Between January 2001 and December 2010, 258 patients with CRLM underwent initial liver resection at the Department of Gastroenterological Surgery at Yokohama City University Graduate School of Medicine. Patients who could not undergo curative resection (n = 61) or died during the immediate postoperative period (30 days) (n = 1) were excluded from our retrospective study. Patients with a pathologically complete response to neoadjuvant chemotherapy (NAC) (n = 4) were also excluded because evaluation of the initial cancer site in the liver was impossible. Of the remaining 192 patients, 135 with both clinicopathological data and resected specimens were analyzed. Primary lesion tissues were collected for 69 of the 135 patients. Preoperative staging, preoperative chemotherapy, hepatectomy procedures, adjuvant chemotherapy, and patient follow-up were previously described [37, 38]. 40 patients received oxaliplatin, and 17 patients received bevacizumab. The end of follow-up was defined as the time of the last follow-up (August 2014) or death. Informed consent for participation in the study was obtained from participants. Our study was approved by the Yokohama City University ethics committee.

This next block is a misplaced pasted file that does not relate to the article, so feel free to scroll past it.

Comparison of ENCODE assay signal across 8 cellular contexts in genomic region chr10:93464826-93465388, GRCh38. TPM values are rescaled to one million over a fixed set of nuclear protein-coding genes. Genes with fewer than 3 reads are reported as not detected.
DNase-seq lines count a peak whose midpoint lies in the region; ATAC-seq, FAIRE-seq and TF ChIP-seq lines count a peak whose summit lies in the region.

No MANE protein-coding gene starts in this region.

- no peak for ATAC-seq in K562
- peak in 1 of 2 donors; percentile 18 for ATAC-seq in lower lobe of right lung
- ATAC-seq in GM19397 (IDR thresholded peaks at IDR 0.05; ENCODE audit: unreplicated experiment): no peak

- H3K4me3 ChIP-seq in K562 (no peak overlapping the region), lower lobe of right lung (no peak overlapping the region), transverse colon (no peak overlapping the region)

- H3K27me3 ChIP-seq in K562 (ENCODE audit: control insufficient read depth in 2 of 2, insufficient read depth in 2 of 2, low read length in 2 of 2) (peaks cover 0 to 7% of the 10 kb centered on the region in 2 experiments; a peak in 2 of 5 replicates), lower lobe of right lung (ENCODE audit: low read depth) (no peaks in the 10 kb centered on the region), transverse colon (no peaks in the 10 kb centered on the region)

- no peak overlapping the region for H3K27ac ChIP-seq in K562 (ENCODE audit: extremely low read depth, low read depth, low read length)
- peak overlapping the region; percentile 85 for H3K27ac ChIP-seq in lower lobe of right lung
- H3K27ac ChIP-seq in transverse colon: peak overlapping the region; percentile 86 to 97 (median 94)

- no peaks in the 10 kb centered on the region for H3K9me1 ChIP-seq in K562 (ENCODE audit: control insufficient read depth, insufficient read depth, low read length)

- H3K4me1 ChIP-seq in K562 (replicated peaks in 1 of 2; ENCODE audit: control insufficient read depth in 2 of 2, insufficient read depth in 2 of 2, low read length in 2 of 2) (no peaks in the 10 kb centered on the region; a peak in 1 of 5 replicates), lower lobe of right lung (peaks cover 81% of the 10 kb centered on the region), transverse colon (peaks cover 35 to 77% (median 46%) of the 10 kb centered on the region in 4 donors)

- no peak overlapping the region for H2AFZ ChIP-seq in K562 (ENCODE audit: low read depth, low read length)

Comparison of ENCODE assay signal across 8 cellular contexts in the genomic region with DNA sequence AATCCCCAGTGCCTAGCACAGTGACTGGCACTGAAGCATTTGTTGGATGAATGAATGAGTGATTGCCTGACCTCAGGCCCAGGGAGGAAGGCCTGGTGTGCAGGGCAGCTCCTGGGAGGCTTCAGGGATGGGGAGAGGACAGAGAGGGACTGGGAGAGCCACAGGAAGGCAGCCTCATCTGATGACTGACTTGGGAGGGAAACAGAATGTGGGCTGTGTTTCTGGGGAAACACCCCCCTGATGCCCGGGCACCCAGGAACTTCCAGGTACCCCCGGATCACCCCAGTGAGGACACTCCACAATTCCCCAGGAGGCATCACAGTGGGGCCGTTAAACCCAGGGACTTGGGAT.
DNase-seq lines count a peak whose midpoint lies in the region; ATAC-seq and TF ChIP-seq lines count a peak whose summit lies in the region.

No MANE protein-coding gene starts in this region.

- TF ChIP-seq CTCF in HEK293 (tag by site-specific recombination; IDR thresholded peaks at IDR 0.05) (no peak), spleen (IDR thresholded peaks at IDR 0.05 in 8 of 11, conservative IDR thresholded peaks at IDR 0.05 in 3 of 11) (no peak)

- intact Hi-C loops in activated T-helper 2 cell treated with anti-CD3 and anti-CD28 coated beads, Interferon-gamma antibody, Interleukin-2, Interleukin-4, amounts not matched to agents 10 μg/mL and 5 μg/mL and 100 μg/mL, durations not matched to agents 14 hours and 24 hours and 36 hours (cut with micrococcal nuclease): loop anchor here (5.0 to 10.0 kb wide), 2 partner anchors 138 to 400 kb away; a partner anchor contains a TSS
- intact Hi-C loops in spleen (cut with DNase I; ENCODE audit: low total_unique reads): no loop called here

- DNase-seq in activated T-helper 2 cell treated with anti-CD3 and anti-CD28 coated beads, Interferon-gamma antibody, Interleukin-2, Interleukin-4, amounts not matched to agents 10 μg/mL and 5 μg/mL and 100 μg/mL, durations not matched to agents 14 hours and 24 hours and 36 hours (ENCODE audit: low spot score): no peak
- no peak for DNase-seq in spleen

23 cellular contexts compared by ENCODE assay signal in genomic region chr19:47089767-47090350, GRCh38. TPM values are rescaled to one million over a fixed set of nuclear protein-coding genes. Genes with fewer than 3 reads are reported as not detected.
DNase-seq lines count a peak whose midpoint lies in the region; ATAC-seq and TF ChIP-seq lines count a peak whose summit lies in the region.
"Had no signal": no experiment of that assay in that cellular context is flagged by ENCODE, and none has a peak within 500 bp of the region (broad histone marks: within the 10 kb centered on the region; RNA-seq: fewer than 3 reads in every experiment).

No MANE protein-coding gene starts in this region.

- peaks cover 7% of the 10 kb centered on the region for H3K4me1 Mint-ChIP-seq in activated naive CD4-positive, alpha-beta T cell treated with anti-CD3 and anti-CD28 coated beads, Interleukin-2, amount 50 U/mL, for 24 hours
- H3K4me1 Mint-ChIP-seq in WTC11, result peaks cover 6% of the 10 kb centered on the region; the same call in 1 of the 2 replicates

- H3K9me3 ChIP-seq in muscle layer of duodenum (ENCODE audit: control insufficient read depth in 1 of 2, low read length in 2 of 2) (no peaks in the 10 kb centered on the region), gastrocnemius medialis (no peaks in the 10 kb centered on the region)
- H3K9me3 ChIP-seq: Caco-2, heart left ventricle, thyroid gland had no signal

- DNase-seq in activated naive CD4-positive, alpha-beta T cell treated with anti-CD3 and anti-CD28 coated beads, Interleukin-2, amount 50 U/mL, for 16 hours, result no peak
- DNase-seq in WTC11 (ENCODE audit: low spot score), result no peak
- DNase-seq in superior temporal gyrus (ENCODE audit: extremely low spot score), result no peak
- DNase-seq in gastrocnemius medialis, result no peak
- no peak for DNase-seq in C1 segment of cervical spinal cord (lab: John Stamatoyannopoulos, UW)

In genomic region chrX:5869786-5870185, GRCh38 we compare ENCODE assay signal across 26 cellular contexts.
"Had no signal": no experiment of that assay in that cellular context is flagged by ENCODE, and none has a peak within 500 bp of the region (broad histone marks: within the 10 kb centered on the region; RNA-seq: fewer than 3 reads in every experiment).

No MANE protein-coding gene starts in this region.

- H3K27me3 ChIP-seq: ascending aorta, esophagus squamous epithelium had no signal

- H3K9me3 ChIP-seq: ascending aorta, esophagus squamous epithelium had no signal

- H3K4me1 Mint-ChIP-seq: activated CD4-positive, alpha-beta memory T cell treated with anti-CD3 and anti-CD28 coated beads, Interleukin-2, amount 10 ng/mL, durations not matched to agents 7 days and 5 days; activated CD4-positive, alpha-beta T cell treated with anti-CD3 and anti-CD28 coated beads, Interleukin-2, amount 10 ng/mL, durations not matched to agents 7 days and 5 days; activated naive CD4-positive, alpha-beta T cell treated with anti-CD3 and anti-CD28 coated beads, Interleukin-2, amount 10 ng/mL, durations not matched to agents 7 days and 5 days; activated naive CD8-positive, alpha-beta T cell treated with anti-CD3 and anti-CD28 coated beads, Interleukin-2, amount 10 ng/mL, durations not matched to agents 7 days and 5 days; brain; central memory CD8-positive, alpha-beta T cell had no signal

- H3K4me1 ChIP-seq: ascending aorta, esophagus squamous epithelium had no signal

Tissue sections (4 μm thick) were deparaffinized in xylene and rehydrated through a series of graded alcohol. The endogenous peroxidase activity of the specimens was blocked by incubating the slides in absolute methanol containing 0.3 % hydrogen peroxide for 30 min at room temperature. Antigen retrieval was carried out via autoclave pretreatment (120 °C for 5 min) in citrate buffer (pH 6). After washing with phosphate-buffered saline, specimens were incubated with 10 % rabbit serum albumin for 10 min and primary antibody at 37 °C for 1 h.

Mouse monoclonal antibodies were used to recognize tryptase (Abcam AA1, 1:100; MC marker), MAC387 (Abcam MAC387, 1:1000; Mφ marker), CD83 (Abcam 1H4b, 1:100; mature DC cell marker), and CD31 (Abcam JC 70A, 1:100; vascular endothelial cell marker). Immunohistochemical reactions were visualized using a HistoFine kit (Nichirei Pharmaceutical, Tokyo, Japan) and a DAB kit (Dako, Carpinteria, CA, USA). The sections were counterstained with hematoxylin and examined microscopically (Fig. 1a–d). As the negative control, Mouse IgG1 isotype control (monoclonal mouse IgG1 clone #11711; R&D Systems) was used at the same concentration, then all other steps were followed.